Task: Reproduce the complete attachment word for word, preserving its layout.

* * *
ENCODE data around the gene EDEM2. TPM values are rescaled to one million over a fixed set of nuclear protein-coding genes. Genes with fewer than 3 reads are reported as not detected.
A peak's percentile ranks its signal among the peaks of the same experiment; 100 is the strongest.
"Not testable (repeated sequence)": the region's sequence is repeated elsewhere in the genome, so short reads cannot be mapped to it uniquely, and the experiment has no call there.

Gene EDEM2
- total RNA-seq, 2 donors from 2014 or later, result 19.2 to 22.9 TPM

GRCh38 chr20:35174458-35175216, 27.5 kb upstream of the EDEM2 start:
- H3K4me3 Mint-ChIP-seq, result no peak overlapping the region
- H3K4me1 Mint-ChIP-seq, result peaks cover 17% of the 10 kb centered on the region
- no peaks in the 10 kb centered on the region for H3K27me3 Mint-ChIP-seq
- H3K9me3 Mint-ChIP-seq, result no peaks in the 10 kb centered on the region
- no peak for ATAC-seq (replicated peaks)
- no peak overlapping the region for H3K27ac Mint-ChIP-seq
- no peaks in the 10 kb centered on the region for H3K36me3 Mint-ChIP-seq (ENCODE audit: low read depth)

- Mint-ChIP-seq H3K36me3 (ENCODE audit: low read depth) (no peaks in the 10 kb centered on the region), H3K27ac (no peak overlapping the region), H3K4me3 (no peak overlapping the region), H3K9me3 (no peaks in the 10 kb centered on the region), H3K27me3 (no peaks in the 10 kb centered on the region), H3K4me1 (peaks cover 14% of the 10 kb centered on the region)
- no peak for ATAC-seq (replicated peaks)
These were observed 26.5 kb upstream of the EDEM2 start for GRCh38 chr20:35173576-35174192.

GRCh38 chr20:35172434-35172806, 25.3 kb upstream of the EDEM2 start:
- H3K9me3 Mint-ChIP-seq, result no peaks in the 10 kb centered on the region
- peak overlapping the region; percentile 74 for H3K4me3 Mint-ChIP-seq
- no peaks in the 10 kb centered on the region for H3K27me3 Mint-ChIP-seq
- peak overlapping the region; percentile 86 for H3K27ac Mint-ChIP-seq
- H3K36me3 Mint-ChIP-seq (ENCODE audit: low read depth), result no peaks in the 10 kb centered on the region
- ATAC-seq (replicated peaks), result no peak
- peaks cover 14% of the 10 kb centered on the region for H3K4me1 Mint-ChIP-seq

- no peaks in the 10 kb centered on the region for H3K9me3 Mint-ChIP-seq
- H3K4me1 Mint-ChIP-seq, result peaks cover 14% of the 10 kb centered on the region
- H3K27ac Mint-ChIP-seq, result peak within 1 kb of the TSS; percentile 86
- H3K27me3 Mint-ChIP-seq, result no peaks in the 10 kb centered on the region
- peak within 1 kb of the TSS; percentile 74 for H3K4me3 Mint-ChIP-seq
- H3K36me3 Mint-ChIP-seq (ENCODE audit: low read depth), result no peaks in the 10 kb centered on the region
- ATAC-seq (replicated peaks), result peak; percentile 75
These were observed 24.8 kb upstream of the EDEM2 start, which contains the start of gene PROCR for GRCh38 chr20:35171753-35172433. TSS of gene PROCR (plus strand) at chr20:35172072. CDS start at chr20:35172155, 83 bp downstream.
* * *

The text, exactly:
ENCODE data around the gene EDEM2. TPM values are rescaled to one million over a fixed set of nuclear protein-coding genes. Genes with fewer than 3 reads are reported as not detected.
A peak's percentile ranks its signal among the peaks of the same experiment; 100 is the strongest.
"Not testable (repeated sequence)": the region's sequence is repeated elsewhere in the genome, so short reads cannot be mapped to it uniquely, and the experiment has no call there.

Gene EDEM2
- total RNA-seq, 2 donors from 2014 or later, result 19.2 to 22.9 TPM

GRCh38 chr20:35174458-35175216, 27.5 kb upstream of the EDEM2 start:
- H3K4me3 Mint-ChIP-seq, result no peak overlapping the region
- H3K4me1 Mint-ChIP-seq, result peaks cover 17% of the 10 kb centered on the region
- no peaks in the 10 kb centered on the region for H3K27me3 Mint-ChIP-seq
- H3K9me3 Mint-ChIP-seq, result no peaks in the 10 kb centered on the region
- no peak for ATAC-seq (replicated peaks)
- no peak overlapping the region for H3K27ac Mint-ChIP-seq
- no peaks in the 10 kb centered on the region for H3K36me3 Mint-ChIP-seq (ENCODE audit: low read depth)

- Mint-ChIP-seq H3K36me3 (ENCODE audit: low read depth) (no peaks in the 10 kb centered on the region), H3K27ac (no peak overlapping the region), H3K4me3 (no peak overlapping the region), H3K9me3 (no peaks in the 10 kb centered on the region), H3K27me3 (no peaks in the 10 kb centered on the region), H3K4me1 (peaks cover 14% of the 10 kb centered on the region)
- no peak for ATAC-seq (replicated peaks)
These were observed 26.5 kb upstream of the EDEM2 start for GRCh38 chr20:35173576-35174192.

GRCh38 chr20:35172434-35172806, 25.3 kb upstream of the EDEM2 start:
- H3K9me3 Mint-ChIP-seq, result no peaks in the 10 kb centered on the region
- peak overlapping the region; percentile 74 for H3K4me3 Mint-ChIP-seq
- no peaks in the 10 kb centered on the region for H3K27me3 Mint-ChIP-seq
- peak overlapping the region; percentile 86 for H3K27ac Mint-ChIP-seq
- H3K36me3 Mint-ChIP-seq (ENCODE audit: low read depth), result no peaks in the 10 kb centered on the region
- ATAC-seq (replicated peaks), result no peak
- peaks cover 14% of the 10 kb centered on the region for H3K4me1 Mint-ChIP-seq

- no peaks in the 10 kb centered on the region for H3K9me3 Mint-ChIP-seq
- H3K4me1 Mint-ChIP-seq, result peaks cover 14% of the 10 kb centered on the region
- H3K27ac Mint-ChIP-seq, result peak within 1 kb of the TSS; percentile 86
- H3K27me3 Mint-ChIP-seq, result no peaks in the 10 kb centered on the region
- peak within 1 kb of the TSS; percentile 74 for H3K4me3 Mint-ChIP-seq
- H3K36me3 Mint-ChIP-seq (ENCODE audit: low read depth), result no peaks in the 10 kb centered on the region
- ATAC-seq (replicated peaks), result peak; percentile 75
These were observed 24.8 kb upstream of the EDEM2 start, which contains the start of gene PROCR for GRCh38 chr20:35171753-35172433. TSS of gene PROCR (plus strand) at chr20:35172072. CDS start at chr20:35172155, 83 bp downstream.